Security

Stop The EARN IT Bill Before It Breaks Encryption

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Senators Lindsey Graham (R-SC) and Richard Blumenthal (D-CT) are pushing forward with their so-called “EARN IT” Act, a bill that will undermine encryption and free speech online. The bill will create a new government commission, dominated by law enforcement agencies, and give it unprecedented power over websites both large and small. Attorney General Bill Barr and the DOJ have demanded for years that messaging services give the government special access to users’ private messages. If EARN IT passes, Barr will finally get his wish—law enforcement agencies will be able to scan every message sent online.

The EARN IT Act (S. 3398) is anti-speech, anti-security, and unnecessary. A key Senate committee is scheduled to debate the bill next week—we need to tell Senators to reject this dangerous proposal.

The bill uses crimes against children as an excuse to force Internet platforms to follow a set of “best practices” set out by a government commission. If owners of the platforms don’t follow the new rules, they’ll lose legal protections for free speech.

It’s easy to predict how Attorney General William Barr, who will dominate the commission, will use that power: to break encryption. He’s said over and over again that the “best practice” is to force encrypted messaging systems to give law enforcement access to our private conversations. The Graham-Blumenthal bill would finally give Barr the power to demand that tech companies obey him or face serious repercussions, including both civil and criminal liability. That will put encryption providers in an awful conundrum: either face the possibility of losing everything in a single lawsuit, or undermine their users’ security, making all of us more vulnerable to online criminals.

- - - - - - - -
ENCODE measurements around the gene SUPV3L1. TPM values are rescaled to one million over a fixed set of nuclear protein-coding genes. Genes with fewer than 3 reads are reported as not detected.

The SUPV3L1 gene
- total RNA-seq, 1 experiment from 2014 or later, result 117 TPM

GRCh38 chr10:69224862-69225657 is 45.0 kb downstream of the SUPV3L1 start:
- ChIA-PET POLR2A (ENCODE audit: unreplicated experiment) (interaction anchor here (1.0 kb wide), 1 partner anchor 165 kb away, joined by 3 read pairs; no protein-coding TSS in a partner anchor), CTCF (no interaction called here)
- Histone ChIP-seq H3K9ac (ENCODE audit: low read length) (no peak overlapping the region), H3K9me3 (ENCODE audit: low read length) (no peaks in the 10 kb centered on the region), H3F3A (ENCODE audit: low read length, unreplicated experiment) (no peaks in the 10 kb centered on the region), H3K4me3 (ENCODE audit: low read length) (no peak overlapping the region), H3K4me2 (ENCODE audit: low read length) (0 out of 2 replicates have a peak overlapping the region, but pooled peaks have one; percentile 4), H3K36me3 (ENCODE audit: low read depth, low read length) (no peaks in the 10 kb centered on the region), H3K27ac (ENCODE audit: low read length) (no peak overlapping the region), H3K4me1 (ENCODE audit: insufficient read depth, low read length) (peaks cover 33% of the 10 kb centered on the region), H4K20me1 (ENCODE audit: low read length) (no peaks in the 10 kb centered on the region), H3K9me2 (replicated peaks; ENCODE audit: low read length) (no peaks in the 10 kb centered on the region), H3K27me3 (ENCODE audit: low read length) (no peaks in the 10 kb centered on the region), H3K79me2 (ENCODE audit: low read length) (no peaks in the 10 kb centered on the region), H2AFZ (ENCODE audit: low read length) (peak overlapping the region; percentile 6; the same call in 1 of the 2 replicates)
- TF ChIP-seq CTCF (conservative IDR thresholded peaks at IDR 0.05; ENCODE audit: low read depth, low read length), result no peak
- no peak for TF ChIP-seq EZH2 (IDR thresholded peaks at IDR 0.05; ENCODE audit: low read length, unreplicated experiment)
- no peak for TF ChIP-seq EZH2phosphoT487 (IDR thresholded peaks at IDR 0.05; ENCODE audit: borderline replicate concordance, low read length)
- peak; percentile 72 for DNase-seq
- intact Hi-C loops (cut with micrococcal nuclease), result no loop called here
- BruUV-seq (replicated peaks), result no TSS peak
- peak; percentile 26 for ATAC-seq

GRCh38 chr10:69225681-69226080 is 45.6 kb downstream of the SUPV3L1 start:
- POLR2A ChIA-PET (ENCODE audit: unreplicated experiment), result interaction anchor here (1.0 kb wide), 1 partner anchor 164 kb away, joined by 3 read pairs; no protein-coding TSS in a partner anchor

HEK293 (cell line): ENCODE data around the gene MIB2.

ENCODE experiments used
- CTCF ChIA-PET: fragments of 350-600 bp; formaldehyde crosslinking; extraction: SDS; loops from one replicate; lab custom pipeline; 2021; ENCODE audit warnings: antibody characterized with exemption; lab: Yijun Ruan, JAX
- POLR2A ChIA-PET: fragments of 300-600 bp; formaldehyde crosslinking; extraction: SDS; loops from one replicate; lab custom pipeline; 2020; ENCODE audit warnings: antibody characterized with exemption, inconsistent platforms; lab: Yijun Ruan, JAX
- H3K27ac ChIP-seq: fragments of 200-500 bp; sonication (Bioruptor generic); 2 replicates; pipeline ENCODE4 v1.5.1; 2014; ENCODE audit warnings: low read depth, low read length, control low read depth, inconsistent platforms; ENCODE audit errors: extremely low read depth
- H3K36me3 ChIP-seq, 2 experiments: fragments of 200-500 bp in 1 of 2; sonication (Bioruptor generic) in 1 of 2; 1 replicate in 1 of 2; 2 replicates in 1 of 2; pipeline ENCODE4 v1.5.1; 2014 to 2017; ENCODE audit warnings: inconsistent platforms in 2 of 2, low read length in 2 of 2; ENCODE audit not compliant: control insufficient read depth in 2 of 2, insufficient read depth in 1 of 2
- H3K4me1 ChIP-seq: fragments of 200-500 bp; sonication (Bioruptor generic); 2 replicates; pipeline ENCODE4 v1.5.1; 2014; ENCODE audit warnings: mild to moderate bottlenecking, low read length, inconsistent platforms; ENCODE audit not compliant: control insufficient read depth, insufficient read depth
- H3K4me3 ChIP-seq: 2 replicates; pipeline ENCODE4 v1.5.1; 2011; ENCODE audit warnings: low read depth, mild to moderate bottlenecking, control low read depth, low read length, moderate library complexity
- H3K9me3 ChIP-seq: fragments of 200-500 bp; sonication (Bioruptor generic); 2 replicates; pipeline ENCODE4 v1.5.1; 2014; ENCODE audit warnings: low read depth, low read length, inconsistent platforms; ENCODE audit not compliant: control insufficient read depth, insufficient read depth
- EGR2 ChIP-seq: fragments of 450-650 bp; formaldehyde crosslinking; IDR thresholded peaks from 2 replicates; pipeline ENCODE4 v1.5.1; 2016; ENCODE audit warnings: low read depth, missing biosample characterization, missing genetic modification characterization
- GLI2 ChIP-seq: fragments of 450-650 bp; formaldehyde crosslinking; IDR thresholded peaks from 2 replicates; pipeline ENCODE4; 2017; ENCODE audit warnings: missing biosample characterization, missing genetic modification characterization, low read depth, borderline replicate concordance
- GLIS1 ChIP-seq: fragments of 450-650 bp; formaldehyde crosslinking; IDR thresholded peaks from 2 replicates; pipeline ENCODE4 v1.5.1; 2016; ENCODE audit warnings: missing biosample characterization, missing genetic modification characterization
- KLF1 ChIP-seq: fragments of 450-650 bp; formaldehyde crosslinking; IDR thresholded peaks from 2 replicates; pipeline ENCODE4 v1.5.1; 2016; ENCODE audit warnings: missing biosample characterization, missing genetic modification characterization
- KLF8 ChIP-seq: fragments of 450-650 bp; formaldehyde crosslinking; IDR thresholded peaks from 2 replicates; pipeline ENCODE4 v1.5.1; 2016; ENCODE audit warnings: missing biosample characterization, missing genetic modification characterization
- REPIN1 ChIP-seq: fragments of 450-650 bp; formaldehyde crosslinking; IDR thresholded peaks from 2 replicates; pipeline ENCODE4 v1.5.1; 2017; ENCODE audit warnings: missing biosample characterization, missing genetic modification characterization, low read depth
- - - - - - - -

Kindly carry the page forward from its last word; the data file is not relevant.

The EARN IT Act is also an unconstitutional constraint on free expression. The government must not be allowed to create new rules mandating how websites manage user-generated content. We wouldn’t let Congress demand that newspapers cover certain stories, or slant the news. Similarly, lawmakers shouldn’t make rules that require websites to screen and censor user speech.

The Graham-Blumenthal bill cynically uses crimes against children as an excuse to hand control of online privacy over to federal law enforcement agencies. Congress should put a stop to it.

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